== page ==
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News stories tagged with "sap"

Josh Parker stands next to his pellet-fired evaporator at his sugar shack near Canton. Photo: Todd Moe
Josh Parker stands next to his pellet-fired evaporator at his sugar shack near Canton. Photo: Todd Moe

Canton teen is young maple syrup entrepreneur

Joshua Parker doesn't have his driver's license yet, but he's a young maple syrup entrepreneur with big plans. At 16, he's one of the country's youngest maple producers.

Joshua catches rides with his dad and neighbors to check the taps in his sugar bush. And even though he relies on advice from more experienced maple producers, he's the boss and owner of Parker Maple Farm, near Canton. Five years ago, he started tapping sap with 10 buckets, as a hobby. Last year, he got serious and installed a tubing system with 3,500 taps. He created a business plan, borrowed money for state-of-the-art equipment (with help from his parents) and is waiting for the sap to start flowing.  Go to full article
Mike Farrell, director of Cornell's Uihlein Forest, in the sugar shack at the maple syrup research station near Lake Placid.   The evaporator is able to process about 25 gallons of syrup an hour.  Photo:  Todd Moe
Mike Farrell, director of Cornell's Uihlein Forest, in the sugar shack at the maple syrup research station near Lake Placid. The evaporator is able to process about 25 gallons of syrup an hour. Photo: Todd Moe

Why maple syrup matters: from tree to tap to market

With the start of the traditional maple sugaring season just weeks away, Todd Moe talks with Mike Farrell, director of Cornell's maple research field station near Lake Placid.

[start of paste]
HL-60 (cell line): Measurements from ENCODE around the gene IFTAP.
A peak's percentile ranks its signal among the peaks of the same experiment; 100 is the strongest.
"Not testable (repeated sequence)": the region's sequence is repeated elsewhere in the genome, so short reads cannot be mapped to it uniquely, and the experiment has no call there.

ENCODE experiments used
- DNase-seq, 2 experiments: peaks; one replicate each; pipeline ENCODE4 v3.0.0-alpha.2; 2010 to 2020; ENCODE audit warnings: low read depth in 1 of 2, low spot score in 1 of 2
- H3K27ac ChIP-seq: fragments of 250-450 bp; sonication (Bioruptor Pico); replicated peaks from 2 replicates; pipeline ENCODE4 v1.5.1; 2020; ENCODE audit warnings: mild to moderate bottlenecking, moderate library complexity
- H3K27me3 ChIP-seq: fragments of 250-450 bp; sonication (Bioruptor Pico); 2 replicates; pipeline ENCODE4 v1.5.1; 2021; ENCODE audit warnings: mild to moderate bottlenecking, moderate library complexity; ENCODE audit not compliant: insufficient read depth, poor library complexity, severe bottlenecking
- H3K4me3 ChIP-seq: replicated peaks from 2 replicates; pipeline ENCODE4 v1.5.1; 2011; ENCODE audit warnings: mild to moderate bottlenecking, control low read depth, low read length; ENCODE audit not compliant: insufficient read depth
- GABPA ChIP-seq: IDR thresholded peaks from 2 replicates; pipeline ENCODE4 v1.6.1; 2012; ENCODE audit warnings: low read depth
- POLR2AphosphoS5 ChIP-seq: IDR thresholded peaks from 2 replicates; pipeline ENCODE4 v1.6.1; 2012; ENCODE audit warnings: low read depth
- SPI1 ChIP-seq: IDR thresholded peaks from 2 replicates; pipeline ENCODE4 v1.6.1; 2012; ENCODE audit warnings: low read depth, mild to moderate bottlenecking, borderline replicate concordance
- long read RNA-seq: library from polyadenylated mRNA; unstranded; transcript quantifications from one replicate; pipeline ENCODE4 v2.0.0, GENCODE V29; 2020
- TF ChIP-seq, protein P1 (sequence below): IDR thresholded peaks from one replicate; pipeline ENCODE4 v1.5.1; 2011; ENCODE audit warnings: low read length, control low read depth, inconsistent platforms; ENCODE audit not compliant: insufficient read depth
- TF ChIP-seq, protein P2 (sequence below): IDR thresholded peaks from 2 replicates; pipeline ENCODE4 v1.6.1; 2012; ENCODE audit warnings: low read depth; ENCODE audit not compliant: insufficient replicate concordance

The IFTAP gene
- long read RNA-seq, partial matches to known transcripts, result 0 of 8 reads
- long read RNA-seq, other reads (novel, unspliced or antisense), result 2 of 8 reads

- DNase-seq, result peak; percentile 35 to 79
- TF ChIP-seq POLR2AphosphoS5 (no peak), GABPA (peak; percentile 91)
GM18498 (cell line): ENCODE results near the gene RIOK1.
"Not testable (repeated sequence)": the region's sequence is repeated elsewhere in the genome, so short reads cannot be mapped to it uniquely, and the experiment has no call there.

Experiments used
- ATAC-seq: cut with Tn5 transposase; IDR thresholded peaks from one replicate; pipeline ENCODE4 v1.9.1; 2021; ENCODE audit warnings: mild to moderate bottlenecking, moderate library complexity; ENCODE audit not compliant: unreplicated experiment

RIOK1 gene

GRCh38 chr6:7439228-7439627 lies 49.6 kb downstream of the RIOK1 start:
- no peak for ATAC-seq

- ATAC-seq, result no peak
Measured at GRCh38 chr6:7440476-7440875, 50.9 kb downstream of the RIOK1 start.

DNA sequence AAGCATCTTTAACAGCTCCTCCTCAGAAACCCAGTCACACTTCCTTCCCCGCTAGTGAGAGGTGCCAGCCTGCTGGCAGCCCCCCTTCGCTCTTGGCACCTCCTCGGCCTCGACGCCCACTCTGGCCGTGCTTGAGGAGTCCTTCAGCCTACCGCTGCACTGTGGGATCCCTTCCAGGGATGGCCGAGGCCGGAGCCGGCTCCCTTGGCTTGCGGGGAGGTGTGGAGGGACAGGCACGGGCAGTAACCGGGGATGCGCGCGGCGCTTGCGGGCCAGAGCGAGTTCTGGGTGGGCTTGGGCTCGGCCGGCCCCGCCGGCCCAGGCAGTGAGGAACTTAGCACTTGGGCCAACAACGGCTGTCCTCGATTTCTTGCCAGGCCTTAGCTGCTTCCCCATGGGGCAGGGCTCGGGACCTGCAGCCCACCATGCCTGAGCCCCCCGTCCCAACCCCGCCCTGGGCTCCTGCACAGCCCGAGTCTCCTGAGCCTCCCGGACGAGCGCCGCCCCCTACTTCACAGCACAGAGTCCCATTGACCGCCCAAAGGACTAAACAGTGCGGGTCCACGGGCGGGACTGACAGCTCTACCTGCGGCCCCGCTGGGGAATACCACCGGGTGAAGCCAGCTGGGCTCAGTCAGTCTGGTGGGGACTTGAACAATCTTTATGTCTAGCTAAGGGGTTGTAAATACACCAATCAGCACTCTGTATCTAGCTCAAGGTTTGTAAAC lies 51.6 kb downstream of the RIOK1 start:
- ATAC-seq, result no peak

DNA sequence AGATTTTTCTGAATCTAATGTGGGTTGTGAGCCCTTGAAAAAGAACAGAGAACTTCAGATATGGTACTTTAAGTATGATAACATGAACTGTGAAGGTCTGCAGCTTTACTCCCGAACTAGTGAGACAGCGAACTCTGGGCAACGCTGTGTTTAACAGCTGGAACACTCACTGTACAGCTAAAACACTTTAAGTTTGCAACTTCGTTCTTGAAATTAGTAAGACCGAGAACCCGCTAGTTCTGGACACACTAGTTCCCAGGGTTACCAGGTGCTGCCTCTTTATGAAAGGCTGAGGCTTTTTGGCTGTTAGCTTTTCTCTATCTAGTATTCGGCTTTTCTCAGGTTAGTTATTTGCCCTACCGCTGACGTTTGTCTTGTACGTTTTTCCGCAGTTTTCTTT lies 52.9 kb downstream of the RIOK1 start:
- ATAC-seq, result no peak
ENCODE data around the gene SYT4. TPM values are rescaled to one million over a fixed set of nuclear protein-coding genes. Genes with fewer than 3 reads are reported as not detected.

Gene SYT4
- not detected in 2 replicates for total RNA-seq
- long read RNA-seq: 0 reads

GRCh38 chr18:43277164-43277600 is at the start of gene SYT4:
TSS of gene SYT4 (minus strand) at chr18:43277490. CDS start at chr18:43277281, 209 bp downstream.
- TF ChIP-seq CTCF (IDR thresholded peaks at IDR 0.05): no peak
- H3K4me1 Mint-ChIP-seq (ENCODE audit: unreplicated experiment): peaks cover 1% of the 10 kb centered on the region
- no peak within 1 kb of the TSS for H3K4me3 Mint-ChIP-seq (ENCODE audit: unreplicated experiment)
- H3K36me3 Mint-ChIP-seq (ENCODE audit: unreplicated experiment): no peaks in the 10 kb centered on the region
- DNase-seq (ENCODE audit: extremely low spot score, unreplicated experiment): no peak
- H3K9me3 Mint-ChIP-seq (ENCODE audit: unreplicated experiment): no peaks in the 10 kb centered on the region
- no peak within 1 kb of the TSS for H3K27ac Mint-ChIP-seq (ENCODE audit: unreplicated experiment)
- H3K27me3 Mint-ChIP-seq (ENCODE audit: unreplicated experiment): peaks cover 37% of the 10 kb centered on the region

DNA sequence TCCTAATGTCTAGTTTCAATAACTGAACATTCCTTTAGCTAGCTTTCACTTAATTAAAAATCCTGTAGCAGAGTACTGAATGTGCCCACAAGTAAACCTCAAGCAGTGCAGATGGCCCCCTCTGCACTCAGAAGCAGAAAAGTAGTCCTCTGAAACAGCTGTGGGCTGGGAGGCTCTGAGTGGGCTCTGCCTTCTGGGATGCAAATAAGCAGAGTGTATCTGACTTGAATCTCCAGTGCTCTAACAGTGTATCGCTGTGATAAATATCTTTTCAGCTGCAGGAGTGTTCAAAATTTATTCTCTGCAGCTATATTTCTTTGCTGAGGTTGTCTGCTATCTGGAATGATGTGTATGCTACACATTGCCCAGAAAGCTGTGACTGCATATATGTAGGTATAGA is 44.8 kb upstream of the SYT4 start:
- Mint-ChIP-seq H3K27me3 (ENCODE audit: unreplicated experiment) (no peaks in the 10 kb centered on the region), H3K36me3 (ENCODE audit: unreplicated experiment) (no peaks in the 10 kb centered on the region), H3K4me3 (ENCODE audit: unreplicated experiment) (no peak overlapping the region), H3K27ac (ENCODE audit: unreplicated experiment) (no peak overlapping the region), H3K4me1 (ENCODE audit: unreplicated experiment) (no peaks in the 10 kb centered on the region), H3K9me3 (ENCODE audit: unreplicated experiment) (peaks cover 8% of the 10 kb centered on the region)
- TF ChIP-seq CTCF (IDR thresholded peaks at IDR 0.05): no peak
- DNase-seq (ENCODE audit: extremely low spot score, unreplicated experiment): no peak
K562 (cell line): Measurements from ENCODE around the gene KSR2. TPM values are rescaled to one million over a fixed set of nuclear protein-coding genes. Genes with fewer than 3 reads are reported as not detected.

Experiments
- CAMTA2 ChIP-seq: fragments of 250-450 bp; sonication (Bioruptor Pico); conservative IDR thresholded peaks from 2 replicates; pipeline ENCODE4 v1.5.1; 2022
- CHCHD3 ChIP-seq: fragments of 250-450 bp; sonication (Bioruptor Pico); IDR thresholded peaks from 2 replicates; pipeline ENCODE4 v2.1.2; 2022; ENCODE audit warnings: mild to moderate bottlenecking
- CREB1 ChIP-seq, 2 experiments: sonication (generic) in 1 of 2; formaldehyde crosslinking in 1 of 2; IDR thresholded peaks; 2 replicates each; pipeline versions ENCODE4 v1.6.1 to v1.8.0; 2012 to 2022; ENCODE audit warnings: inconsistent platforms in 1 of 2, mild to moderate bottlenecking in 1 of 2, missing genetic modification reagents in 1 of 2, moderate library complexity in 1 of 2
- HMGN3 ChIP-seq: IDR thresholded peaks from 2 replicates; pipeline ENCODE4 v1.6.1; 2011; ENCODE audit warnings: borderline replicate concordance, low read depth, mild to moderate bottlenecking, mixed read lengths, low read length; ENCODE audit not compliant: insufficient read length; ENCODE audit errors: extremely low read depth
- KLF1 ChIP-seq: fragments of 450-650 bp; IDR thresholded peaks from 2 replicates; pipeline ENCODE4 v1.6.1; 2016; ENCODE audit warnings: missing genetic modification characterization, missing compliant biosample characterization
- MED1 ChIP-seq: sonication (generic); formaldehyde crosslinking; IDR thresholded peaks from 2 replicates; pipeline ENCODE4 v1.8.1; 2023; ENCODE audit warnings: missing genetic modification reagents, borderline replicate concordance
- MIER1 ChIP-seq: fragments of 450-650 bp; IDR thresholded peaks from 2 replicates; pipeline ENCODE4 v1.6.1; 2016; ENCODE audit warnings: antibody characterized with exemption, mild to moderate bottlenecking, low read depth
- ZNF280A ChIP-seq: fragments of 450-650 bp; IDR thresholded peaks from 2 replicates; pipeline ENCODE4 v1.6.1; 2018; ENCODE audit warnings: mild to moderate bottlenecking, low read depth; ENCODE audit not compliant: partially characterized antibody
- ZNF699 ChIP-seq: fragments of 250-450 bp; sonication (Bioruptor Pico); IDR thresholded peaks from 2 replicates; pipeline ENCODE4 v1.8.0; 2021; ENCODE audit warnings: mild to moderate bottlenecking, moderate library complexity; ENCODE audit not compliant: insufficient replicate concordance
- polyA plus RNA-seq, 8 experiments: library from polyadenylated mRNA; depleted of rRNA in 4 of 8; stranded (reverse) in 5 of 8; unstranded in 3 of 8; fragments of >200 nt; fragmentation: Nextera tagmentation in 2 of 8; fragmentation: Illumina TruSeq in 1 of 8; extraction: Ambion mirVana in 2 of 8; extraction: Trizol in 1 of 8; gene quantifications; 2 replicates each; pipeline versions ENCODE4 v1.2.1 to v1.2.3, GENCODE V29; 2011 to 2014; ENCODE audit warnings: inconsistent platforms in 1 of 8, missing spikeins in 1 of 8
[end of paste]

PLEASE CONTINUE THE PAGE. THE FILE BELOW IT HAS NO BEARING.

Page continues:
He's written a new book, The Sugarmaker's Companion, which explores tapping trees for sap, marketing maple syrup and the economics of sugaring.  Go to full article
How fluids move in plants.
How fluids move in plants.

Natural Selections: Plant blood

Do plants have blood? How does the human circulatory system compare to that of plants and trees? Martha Foley and Dr. Curt Stager tackle the question.  Go to full article
Brett McLeod over the evaporator
Brett McLeod over the evaporator

Neighbors gather for a warm-weather "boil"

The unusually warm weather this March hasn't been great for sugar makers. Maple syrup yields across northern New York and Vermont have been low, and a lot of producers are pulling their taps. But in spite of the strange temperatures, sugaring traditions remain alive and well. Sarah Harris went to an Adirondack "boil" and sent this audio postcard.  Go to full article

Sap Flows Above Average

The wild temperature fluctuations this winter have been good to New York's maple syrup producers. David Sommerstein reports the sap flow is already above average.  Go to full article

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